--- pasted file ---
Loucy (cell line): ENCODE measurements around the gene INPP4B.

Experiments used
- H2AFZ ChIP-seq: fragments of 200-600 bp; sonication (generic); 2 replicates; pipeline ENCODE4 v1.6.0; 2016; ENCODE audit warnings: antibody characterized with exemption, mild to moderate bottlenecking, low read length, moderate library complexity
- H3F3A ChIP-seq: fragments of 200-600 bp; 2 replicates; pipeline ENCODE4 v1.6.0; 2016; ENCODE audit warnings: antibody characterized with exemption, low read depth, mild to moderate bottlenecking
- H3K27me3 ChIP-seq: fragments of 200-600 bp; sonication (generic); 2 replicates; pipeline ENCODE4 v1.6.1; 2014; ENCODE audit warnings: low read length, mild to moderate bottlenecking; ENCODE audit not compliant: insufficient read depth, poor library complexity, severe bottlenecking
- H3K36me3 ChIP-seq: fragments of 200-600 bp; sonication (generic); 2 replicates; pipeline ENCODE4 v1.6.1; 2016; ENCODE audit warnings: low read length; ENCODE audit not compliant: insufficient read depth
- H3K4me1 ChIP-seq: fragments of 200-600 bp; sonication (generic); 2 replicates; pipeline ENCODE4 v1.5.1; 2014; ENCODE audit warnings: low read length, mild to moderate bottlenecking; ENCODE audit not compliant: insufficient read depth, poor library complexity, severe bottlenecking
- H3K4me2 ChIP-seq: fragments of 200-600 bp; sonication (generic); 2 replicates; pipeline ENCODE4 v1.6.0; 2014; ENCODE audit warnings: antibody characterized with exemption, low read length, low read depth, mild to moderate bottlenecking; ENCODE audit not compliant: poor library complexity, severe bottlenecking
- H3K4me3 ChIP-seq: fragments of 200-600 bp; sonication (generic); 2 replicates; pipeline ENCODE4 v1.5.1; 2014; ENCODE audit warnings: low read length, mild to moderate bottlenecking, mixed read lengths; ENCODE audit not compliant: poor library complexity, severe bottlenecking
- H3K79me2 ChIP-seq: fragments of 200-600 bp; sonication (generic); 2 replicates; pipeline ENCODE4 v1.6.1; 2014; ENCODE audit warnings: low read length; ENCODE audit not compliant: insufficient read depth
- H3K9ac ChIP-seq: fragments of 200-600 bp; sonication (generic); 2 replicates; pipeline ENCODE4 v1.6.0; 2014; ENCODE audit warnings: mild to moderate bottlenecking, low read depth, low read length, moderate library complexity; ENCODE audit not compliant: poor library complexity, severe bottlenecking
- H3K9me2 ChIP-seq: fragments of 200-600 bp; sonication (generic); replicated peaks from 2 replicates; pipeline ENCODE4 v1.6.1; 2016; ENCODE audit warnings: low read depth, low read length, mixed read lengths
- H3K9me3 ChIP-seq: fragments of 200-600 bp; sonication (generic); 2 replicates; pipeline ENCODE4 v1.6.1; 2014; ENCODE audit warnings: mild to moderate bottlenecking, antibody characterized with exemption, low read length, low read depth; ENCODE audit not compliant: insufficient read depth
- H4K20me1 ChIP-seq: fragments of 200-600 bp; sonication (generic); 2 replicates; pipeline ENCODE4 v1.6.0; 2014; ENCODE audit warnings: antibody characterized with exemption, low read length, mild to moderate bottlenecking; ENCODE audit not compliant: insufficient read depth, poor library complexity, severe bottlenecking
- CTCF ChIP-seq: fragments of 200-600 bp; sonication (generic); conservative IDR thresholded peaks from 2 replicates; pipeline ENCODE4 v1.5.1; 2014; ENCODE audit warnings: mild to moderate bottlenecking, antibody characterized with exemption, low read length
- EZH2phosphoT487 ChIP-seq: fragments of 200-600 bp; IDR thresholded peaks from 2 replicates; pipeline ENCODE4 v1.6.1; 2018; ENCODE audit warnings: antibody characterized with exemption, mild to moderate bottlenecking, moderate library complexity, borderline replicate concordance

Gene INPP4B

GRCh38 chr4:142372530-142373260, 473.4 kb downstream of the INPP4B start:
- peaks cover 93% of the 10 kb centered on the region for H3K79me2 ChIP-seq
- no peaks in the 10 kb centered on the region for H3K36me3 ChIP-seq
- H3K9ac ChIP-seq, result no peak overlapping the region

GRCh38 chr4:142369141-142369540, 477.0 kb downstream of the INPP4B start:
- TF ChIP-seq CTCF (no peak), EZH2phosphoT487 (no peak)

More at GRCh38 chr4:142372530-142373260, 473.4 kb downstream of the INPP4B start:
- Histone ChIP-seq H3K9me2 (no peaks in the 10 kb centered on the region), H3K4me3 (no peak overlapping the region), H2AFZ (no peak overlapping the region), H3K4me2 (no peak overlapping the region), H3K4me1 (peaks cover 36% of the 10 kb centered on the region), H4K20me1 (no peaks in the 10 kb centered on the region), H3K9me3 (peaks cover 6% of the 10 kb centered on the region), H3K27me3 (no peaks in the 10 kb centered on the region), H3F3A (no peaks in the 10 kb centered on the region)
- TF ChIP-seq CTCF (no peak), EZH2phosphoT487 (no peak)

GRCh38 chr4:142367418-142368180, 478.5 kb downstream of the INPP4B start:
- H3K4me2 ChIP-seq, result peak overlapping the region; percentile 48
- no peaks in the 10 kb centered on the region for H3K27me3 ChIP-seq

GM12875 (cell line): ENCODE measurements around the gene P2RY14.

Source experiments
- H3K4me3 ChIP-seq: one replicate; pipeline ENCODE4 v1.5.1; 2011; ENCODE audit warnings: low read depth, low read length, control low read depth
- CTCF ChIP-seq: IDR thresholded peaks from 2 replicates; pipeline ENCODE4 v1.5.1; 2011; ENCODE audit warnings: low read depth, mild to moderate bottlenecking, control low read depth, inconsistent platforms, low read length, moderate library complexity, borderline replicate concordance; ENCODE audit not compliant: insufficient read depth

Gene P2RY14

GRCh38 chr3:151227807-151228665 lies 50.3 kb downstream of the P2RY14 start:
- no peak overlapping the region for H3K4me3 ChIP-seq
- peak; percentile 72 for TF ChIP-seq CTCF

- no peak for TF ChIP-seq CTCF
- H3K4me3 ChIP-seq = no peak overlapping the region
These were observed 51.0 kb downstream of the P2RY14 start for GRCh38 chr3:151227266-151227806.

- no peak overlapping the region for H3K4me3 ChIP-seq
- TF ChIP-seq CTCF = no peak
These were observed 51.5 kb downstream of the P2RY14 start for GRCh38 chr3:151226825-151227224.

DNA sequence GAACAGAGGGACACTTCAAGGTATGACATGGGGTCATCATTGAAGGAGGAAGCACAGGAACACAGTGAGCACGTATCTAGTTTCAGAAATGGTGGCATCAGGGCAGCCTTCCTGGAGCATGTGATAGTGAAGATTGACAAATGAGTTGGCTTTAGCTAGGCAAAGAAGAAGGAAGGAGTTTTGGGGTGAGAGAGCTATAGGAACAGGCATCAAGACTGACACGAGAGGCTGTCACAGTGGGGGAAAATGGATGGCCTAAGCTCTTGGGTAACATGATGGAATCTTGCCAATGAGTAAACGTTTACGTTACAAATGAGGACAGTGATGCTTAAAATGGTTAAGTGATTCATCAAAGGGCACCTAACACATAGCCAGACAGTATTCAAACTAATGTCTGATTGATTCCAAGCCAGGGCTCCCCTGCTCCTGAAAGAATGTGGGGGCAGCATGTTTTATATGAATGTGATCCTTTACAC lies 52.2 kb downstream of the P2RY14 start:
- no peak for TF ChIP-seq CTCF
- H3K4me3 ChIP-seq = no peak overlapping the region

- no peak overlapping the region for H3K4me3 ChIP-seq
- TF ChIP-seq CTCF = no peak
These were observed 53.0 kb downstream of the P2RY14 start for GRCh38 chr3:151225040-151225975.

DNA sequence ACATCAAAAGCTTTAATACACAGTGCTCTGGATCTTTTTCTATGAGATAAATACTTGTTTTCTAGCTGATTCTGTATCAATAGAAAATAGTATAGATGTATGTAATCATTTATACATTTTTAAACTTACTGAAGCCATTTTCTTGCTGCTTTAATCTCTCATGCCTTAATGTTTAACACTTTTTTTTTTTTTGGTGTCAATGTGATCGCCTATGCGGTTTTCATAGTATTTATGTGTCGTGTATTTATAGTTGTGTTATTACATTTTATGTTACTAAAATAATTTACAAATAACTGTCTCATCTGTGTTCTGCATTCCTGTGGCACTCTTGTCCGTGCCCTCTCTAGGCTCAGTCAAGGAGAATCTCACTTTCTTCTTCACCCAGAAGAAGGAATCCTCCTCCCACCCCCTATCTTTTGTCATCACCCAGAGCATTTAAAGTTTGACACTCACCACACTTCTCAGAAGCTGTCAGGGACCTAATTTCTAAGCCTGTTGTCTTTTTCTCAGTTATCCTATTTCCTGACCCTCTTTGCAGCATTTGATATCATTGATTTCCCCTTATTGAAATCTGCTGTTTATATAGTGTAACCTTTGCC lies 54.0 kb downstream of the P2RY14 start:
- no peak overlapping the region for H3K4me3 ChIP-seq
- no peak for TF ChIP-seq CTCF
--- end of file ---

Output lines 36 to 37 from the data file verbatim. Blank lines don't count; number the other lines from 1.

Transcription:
- no peak overlapping the region for H3K4me3 ChIP-seq
- peak; percentile 72 for TF ChIP-seq CTCF